In Denmark, Cavaco et al [27] showed only 1.6% of nalidixic acid-resistant E. coli isolates as qnr positive. In France, qnr genes were present in 1.6% of ESBL-producing E. coli and Klebsiella spp. isolates [28]. In Canada, only about 1% of ciprofloxacin- and/or tobramycin-resistant E. coli and Klebsiella spp. isolates were qnr positive [29]. Nevertheless, the high prevalence rate of qnr genes has also been detected in Egypt where 26.6% of ESBL-producing E. coli isolates were positive for qnr genes, among which qnrA1-, qnrB1-, and qnrS1-type genes were detected alone or in combination in 16.6%, 23.3%, and 16.6% isolates, respectively [30]. We previously showed the high appearance of qnrB1, qnrS1, and qnrB4 genes among the clinical isolates of K. pneumoniae in Iran [31].
In this study, most qnr-positive isolates showed high-level resistance. Because qnr genes are responsible for low-level resistance to quinolones, it can be hypothesized that high-level resistance pattern could be linked to the presence of other mechanisms such as secondary changes in DNA gyrase or topoisomerase IV, and porin or efflux systems, which was not evaluated in our study.
In this work, the ERIC-PCR analysis of two qnr-positive isolates from Qazvin confirmed that these two isolates were epidemiologically unrelated; the explanation for this finding may be attributed to the fact that the clinical isolates from Qazvin were collected from two different hospitals, whereas those obtained from Zanjan were collected from the same hospital, resulting in identical genetic profile.
In conclusion, results of this study revealed the low prevalence rate of plasmid-mediated quinolone resistance associated with the presence of qnr genes among the clinical isolates of E. coli in Qazvin and Zanjan Provinces, Iran. The appearance of quinolone resistance through this type of mechanism within the Iranian health-care system could produce serious therapeutic and epidemiological concerns, which can be overcome through establishing appropriate infection control measures as well as comprehensive guidelines on proper administration of antibacterial in our medical centers.
The authors declare no conflicts of interest.
The authors would like to appreciate the acting head and also other staff of the Cellular and Molecular Research Center, Qazvin University of Medical Sciences for their assistance to complete this research project.
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Figure 1
Enterobacterial repetitive intergenic consensus-profiles of four qnr-positive Escherichia coli isolated from Qazvin and Zanjan hospitals. Lane 1 = 100-bp DNA ladder, Lanes 2 and 4 = EC 36 and EC 76 (Qazvin hospitals); Lanes 3 and 5 = EC 75 and EC 127 (Zanjan hospital).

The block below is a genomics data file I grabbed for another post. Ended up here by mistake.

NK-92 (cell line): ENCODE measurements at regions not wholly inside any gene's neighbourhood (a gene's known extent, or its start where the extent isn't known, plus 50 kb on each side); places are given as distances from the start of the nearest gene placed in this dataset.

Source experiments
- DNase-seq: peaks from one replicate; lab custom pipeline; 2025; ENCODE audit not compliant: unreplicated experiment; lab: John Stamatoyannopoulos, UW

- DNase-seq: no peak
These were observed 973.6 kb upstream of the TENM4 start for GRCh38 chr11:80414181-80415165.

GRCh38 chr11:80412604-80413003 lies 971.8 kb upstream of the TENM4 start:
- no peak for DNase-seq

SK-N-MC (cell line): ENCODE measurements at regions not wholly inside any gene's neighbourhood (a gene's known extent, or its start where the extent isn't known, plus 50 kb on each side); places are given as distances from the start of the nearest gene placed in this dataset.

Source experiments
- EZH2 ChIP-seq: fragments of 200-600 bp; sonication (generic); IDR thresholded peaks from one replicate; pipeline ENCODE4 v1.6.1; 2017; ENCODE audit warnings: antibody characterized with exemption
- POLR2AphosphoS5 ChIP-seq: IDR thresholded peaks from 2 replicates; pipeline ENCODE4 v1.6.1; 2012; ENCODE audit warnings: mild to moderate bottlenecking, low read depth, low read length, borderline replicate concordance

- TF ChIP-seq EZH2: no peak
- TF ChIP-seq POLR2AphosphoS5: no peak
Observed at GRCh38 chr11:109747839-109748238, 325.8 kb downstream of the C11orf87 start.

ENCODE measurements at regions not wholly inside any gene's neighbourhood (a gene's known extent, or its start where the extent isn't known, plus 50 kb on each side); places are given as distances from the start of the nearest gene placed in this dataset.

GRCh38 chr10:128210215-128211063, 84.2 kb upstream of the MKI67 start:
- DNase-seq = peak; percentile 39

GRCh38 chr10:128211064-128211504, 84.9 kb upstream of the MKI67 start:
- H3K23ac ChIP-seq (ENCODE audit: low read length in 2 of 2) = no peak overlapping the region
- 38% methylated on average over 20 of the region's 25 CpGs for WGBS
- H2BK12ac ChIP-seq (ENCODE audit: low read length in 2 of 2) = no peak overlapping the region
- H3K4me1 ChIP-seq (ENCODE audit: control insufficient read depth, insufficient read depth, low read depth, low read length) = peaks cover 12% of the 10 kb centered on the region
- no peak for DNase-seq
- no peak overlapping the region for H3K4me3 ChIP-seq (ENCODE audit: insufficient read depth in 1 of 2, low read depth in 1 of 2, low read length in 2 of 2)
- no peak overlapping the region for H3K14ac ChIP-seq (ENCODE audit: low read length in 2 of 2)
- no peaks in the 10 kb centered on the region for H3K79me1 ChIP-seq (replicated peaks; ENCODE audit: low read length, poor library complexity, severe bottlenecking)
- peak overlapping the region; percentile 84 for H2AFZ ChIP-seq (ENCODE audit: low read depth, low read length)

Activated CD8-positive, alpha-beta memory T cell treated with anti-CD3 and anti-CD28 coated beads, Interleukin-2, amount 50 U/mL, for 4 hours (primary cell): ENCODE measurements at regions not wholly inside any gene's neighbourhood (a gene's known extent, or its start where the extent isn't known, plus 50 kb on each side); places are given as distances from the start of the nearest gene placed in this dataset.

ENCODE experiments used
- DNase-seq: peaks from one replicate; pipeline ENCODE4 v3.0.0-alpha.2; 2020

Table 1
Primers used for detection of qnr genes in urinary Escherichia coli isolates.
qnr genes Sequence (5'→3′) Annealing temperatures (°C) References
53 [17]
49 [17]
53 [17]
53 [17]
Table 2
Antimicrobial susceptibility of Escherichia coli isolates against carbapenem and quinolone compounds.
Antibiotics S
n (%)
n (%)
n (%)
Nalidixic acid 65 (32.5) 2 (1) 133 (66.5)
Gatifloxacin 84 (42) 116 (58)
Levofloxacin 85 (42.5) 3 (1.5) 112 (56)
Ciprofloxacin 88 (44) 112 (56)
Norfloxacin 89 (44.5) 111 (55.5)
Imipenem 182 (91) 16 (8) 2 (1)
Meropenem 186 (93) 12 (6) 2 (1)

I = intermediate; R = resistant; S = susceptible.

Table 3
Case history and characteristics of the four qnrS1-positive Escherichia coli isolates collected from Qazvin and Zanjan hospitals.
Isolates City Age (y)/sex Ward Resistance level to fluoroquinolone Antibiotic-susceptibility profile ERIC profile
EC 36 Qazvin 32/Female Internal High NA = R, CIP = R, LEV = R, NOR = R, GAT = R, IMP = S, MEM = S A
EC 75 Zanjan 70/Female Intensive care unit High NA = R, CIP = R, LEV = R, NOR = R, GAT = R, IMP = S, MEM = S B
EC 76 Qazvin 42/Male Internal Low NA = R, CIP = S, LEV = S, NOR = S, GAT = S, IMP = S, MEM = S C
EC 127 Zanjan 59/Female Internal High NA = R, CIP = S, LEV = S, NOR = S, GAT = S, IMP = R, MEM = R B

CIP = ciprofloxacin; ERIC = enterobacterial repetitive intergenic consensus; GAT = gatifloxacin; IMP = imipenem; LEV = levofloxacin; MEM = meropenem; NA = nalidixic acid; R = resistant; S = susceptible.

Figure & Data